September 2, 2015
With the decision by Sen. Barbara Mikulski of Maryland to support the Iran nuclear deal, President Obama now has the required 34 votes to sustain his veto against a GOP filibuster. After a deal was reached this summer with Iran to halt its nuclear aspiration, the GOP controlled Congress, vowed to block any attempt by the Obama administration to proceed with the agreement.
By gaining Sen. Mikulski’s support, the President has secured a potential green light to make his goal of settling the nuclear issue before he leaves office in 2016, a reality. Skeptics of the deal have long claimed the idea of an agreement would set up weak standards for the monitoring regime to be implemented, while some believe the deal, could allow Iran to achieve its goal of a nuclear weapon within years.
Since the Iran hostage crisis of the 70s and 80s, the United States and Iran, have engaged in a diplomatic crisis that continued for decades until the recent efforts by the Obama administration to reach a reasonable agreement with the support of the P5+1 – The U.S., U.K., France, Germany, China and Russia.
While it is true that no deal is perfect especially, when dealing with a nation many think is an enemy of the United States, what opponents of the deal are failing to see is the danger of doing nothing by allowing what experts in the field including the European Union, believe is the best way forward. The agreement remains the best available option to curb Iran’s desire for a bomb and so far, critics of the deal have failed to present a workable alternative.
Any attempt to ignore the opportunity presented by the deal reached, will not only make it harder to reach future agreements with Iran but also, pave the pathway to a bomb and make the world less safe. The decision by the P5+1 to support the deal, gave the United States, a powerful leverage to secure the kind of global support that would make Iran less likely to renege on the conditions in the nuclear deal.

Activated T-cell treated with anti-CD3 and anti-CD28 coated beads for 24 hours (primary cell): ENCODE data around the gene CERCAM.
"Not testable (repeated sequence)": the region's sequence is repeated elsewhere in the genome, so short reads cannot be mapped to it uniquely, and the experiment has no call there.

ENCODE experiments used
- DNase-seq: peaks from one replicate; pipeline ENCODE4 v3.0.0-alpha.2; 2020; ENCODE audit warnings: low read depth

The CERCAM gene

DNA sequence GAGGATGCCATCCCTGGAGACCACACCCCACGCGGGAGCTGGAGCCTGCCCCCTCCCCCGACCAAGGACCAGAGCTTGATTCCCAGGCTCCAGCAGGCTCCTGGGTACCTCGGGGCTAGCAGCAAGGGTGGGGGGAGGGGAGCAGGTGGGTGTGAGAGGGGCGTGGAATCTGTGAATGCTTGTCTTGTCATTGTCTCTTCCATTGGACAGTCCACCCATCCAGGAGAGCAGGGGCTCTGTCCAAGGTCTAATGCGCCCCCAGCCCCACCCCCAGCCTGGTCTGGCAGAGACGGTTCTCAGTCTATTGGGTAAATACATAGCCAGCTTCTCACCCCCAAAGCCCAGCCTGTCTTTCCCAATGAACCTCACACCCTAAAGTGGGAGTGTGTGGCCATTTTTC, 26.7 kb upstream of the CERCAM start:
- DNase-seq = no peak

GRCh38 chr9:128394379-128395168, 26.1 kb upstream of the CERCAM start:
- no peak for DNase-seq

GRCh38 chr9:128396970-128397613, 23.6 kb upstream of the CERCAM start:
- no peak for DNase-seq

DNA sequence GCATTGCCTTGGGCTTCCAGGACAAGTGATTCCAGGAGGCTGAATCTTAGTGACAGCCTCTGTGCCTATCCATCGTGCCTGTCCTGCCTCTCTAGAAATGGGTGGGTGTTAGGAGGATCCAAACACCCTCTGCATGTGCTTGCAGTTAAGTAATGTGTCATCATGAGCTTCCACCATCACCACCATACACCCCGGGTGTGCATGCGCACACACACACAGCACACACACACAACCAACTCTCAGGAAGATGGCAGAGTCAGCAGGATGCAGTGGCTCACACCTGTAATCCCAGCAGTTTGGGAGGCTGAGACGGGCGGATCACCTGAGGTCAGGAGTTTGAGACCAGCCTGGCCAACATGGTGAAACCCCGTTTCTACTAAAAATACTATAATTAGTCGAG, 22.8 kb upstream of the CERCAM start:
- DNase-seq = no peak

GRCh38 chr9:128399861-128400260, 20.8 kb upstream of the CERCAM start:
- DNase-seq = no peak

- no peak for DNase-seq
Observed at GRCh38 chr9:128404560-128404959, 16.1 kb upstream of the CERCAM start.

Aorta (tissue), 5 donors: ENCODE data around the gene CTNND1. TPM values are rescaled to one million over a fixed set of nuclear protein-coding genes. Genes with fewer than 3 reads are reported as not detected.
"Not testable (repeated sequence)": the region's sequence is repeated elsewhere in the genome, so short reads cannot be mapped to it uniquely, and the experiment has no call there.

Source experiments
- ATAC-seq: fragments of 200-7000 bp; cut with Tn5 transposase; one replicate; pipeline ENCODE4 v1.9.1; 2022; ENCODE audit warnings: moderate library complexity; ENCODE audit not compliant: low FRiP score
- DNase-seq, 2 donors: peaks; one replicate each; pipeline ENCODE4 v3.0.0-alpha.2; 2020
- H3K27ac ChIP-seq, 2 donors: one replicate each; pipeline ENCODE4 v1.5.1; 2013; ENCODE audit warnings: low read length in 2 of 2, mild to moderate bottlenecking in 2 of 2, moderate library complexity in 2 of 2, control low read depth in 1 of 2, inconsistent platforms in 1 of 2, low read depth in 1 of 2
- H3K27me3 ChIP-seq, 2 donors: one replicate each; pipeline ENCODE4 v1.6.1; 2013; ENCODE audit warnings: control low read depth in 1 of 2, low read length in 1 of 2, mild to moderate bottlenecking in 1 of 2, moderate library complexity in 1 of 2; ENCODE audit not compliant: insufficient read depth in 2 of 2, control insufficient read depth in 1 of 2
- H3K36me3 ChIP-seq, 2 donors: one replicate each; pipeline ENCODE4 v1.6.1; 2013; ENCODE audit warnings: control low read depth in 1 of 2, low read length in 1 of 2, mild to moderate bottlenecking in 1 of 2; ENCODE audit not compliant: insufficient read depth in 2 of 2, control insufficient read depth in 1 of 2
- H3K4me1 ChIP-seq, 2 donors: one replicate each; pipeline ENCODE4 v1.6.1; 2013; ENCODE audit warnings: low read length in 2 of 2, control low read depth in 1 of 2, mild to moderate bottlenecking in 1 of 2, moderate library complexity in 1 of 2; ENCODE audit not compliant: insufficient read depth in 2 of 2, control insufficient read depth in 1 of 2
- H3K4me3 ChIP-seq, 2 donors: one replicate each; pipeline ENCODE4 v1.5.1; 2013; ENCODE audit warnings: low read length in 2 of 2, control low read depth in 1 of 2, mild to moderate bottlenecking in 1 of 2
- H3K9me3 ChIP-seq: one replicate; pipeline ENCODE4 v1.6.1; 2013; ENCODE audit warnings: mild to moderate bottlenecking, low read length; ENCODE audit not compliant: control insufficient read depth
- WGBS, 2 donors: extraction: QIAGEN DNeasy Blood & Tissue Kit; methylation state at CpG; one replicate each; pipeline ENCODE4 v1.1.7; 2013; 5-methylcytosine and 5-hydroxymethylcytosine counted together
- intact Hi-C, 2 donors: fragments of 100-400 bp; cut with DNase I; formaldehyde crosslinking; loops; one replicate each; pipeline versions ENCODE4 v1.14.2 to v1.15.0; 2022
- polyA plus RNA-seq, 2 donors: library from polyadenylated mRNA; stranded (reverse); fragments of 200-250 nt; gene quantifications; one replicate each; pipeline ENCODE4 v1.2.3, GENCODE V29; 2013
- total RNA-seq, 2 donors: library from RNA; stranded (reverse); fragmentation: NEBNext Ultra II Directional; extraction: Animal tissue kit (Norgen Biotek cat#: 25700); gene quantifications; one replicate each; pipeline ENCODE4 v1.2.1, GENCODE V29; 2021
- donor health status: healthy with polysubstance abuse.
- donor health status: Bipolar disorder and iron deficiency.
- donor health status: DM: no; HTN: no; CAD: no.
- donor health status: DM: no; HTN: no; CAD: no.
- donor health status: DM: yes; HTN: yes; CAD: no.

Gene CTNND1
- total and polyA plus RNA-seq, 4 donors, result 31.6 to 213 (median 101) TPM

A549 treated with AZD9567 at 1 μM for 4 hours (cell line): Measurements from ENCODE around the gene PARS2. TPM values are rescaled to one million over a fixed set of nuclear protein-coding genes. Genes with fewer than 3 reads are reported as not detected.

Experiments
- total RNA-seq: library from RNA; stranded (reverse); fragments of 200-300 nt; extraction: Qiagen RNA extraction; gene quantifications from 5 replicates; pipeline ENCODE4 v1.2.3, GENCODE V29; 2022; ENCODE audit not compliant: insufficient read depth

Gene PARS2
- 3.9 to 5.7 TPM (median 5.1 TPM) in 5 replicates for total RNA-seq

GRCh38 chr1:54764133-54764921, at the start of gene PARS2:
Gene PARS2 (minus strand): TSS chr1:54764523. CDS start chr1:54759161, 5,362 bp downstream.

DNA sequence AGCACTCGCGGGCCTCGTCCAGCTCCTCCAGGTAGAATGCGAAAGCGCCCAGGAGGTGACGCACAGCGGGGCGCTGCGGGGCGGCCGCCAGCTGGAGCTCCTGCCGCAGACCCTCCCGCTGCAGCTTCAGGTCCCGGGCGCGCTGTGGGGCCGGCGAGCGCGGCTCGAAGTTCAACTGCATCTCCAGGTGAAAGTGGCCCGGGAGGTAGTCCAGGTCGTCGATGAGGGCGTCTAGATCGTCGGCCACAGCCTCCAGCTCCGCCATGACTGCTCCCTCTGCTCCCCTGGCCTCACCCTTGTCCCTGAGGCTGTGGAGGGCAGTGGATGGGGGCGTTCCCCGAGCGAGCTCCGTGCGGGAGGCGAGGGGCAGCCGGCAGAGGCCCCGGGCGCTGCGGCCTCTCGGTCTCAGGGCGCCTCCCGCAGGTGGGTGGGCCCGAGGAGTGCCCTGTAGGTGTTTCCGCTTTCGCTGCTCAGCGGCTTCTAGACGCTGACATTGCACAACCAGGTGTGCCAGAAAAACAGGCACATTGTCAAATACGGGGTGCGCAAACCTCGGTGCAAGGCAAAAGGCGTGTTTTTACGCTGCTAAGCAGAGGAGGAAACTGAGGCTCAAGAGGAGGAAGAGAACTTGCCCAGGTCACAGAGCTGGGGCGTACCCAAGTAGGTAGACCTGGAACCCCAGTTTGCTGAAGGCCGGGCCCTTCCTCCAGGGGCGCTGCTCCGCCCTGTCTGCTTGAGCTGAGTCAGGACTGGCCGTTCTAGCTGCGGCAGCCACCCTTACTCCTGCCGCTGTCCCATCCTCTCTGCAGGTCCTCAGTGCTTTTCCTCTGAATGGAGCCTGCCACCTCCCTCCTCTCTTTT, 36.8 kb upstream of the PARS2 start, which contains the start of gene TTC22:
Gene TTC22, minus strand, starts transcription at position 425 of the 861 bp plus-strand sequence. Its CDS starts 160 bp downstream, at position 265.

If the U.S. Congress decides to filibuster the agreement, majority of European nations will sign on to its provisions, making American sanctions less powerful to have damaging effects on Iran’s economy. Any unilateral move by the U.S. to freeze Iran’s growth will lack global support, making such attempt completely irrelevant.
Failure to secure a deal now, will give Iran a reason to boost its nuclear arsenal, to defend the nation in the event of an attack by the United States or Israel if the agreement falls apart.
Even with major EU nations now signed to the nuclear instrument, Iran may choose to pullout completely from the deal, if the government in Tehran feels its interests would be jeopardized by the absence of U.S. endorsement. Such decision means Iran could do whatever it wants including moving on with its nuclear program.
A move like that may force the U.S. or Israel to respond with an attack likely to devastate the Middle East and disrupt any peace process in the region. Any attack by Israel or the U.S., will trigger a wave of terror activities, ISIS and Al Qaeda will experience a surge in recruits and Iran would be left with no other choice but to increase its support for a global Jihad.
Any attempt to continue the sanction regimes as proposed by the opposition to current deal, will have no effect. Sanctions never worked in North Korea and with major EU nations now willing to relax the aggressive sanctions on Iran, a unilateral imposition of another regime by the U.S., would lack the envisioned biting effect.
The United States Congress must learn from the results in North Korea. Despite decades of the most aggressive sanctions in the history of civilization, the regime thrived and rather than collapse from sanctions, it survived and the nation is today a nuclear state.
Without proper care, Iran may follow suit if threatened with global isolation. The United States Congress must give diplomacy a chance by endorsing the deal. The monitoring initiative established for the purpose of verifying Iran’s compliance must be allowed to carry out its duties. Peace is desperately needed in that part of the world and any failure to pass this deal as proposed by critics, will have no productive impact but make Iran nuclear.